Domain Name Regulation Talk and McGeorge ICANN Conference Recap
By Eric Goldman
Yesterday, I went to the McGeorge conference on ICANN and domain names. My slides from my talk entitled Keyword Regulation and Domain Name Exceptionalism. I made the point (first outlined in my Deregulating Relevancy article) that domain names are just a subset of navigational keywords, yet we’ve developed a pretty extensive list of domain name-specific regulations. I argued that we should harmonize the regulatory treatment of keywords by deregulating domain names.
A couple of other noteworthy talks from the event:
* Dr. Filomena Chirico from Tilburg University spoke about “Restrictions on Competition in Internet Governance“–basically, an antitrust analysis of the domain name market. The analysis was nicely presented but, I think, misses a critical point–she focuses on domain names as a standalone market, while I think there’s significant cross-elasticity of demand between domain names and other types of marketing/keyword purchases.
* Dr. Todd Davies of Stanford gave an excellent talk entitled “Communication Infrastructure and Information as Forms of Private Property: A Behavioral Perspective on Technology Evolution.” Effectively, this was a behavioral economics analysis of developing IP regulations. He then applied these principles to ICANN, showing that establishing ICANN creates a number of predictable problems from a behavioral economics approach, so we would be better off without ICANN trying to regulate domain names. He brought a number of interesting and valuable social science tools to the process of developing IP regulations. For example, he pointed to the psychology principle of “loss avoidance” and showed that endowing a person with IP rights creates the prospect of loss avoidance if that person feels like they are being deprived of their property. I’ve seen a lot of discussions about the problems of creating IP rights, but I’m not sure if I can recall seeing the loss avoidance principle raised as part of the reasons why IP owners fight so hard to protect their rights and howl whenever there is a proposed scale-back of rights. This looks worth exploring.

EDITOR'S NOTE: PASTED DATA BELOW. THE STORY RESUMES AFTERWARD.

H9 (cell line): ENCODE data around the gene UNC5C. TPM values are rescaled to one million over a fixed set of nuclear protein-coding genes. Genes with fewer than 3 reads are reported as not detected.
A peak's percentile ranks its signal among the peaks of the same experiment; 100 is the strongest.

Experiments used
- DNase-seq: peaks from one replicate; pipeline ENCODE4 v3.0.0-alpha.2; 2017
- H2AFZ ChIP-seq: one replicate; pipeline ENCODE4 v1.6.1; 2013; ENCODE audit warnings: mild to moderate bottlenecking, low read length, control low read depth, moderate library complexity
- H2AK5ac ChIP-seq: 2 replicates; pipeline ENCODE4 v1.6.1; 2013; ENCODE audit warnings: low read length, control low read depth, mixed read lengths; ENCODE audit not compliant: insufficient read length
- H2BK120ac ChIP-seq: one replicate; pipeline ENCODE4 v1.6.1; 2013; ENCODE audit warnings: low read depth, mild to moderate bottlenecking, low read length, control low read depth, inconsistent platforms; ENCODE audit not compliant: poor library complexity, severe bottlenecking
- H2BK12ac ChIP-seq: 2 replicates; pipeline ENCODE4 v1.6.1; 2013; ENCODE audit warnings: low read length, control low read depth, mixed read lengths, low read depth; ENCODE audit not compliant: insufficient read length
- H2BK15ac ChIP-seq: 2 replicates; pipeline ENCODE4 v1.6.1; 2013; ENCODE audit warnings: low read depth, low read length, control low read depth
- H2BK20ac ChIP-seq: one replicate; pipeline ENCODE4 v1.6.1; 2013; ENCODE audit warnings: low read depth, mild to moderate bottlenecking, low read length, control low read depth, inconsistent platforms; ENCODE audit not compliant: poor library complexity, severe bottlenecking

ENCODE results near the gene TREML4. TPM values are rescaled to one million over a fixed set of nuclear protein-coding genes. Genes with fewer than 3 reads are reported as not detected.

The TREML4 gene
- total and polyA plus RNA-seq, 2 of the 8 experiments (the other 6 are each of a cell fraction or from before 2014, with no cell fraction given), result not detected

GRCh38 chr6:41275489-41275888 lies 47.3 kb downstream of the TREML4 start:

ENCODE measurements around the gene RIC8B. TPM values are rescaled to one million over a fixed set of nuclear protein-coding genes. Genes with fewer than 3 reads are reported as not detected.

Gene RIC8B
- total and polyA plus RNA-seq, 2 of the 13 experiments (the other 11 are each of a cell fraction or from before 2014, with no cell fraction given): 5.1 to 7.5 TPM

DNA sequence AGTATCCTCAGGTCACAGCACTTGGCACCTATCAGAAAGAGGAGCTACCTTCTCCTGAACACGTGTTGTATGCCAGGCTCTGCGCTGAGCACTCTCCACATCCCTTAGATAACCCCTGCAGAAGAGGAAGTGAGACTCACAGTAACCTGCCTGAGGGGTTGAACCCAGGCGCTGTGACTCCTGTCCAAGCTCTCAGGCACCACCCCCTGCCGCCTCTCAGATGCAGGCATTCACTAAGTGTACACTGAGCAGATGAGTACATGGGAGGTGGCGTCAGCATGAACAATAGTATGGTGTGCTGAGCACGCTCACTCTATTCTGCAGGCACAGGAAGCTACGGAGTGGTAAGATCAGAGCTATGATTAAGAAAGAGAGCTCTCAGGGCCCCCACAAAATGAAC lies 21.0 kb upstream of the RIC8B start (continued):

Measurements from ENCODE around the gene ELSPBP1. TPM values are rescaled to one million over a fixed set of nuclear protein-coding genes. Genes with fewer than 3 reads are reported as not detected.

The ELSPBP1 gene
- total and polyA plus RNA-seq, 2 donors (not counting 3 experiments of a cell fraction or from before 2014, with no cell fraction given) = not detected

* Clark Kelso, California’s Chief Information Officer (and a professor at McGeorge), gave the lunchtime keynote talk. He started the talk by listing a parade of horribles about Internet content/behavior (porn, spam, security threats, etc.) which led him to characterize the Internet as a “sewer” that needed substantive regulation to clean it up. In Q&A, I asked him if the Internet was more of a sewer than any other communication medium (his response indicated that he probably didn’t understand my point). I shudder to think that he might be advancing the “Internet-as-sewer” meme throughout the corridors of power in Sacramento. Clark also came out swinging against net neutrality regulation. It will be interesting to see if the Schwarzenegger administration takes a more aggressive stance in that debate.